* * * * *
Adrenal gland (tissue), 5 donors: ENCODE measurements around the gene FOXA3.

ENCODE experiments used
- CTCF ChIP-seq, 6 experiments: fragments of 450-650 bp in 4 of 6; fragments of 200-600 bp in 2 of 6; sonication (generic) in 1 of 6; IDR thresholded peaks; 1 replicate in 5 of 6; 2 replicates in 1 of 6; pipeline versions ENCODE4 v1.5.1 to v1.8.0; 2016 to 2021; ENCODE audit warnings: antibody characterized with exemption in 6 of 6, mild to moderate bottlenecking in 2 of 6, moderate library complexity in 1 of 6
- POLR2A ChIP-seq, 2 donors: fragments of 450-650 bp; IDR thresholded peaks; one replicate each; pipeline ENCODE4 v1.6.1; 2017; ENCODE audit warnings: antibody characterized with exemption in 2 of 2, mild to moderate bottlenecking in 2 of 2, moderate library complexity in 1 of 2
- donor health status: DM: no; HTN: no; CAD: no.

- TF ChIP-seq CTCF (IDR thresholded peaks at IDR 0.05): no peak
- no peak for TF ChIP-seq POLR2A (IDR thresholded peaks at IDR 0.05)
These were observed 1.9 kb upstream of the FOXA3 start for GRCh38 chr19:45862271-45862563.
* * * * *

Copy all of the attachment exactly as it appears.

Adrenal gland (tissue), 5 donors: ENCODE measurements around the gene FOXA3.

ENCODE experiments used
- CTCF ChIP-seq, 6 experiments: fragments of 450-650 bp in 4 of 6; fragments of 200-600 bp in 2 of 6; sonication (generic) in 1 of 6; IDR thresholded peaks; 1 replicate in 5 of 6; 2 replicates in 1 of 6; pipeline versions ENCODE4 v1.5.1 to v1.8.0; 2016 to 2021; ENCODE audit warnings: antibody characterized with exemption in 6 of 6, mild to moderate bottlenecking in 2 of 6, moderate library complexity in 1 of 6
- POLR2A ChIP-seq, 2 donors: fragments of 450-650 bp; IDR thresholded peaks; one replicate each; pipeline ENCODE4 v1.6.1; 2017; ENCODE audit warnings: antibody characterized with exemption in 2 of 2, mild to moderate bottlenecking in 2 of 2, moderate library complexity in 1 of 2
- donor health status: DM: no; HTN: no; CAD: no.

- TF ChIP-seq CTCF (IDR thresholded peaks at IDR 0.05): no peak
- no peak for TF ChIP-seq POLR2A (IDR thresholded peaks at IDR 0.05)
These were observed 1.9 kb upstream of the FOXA3 start for GRCh38 chr19:45862271-45862563.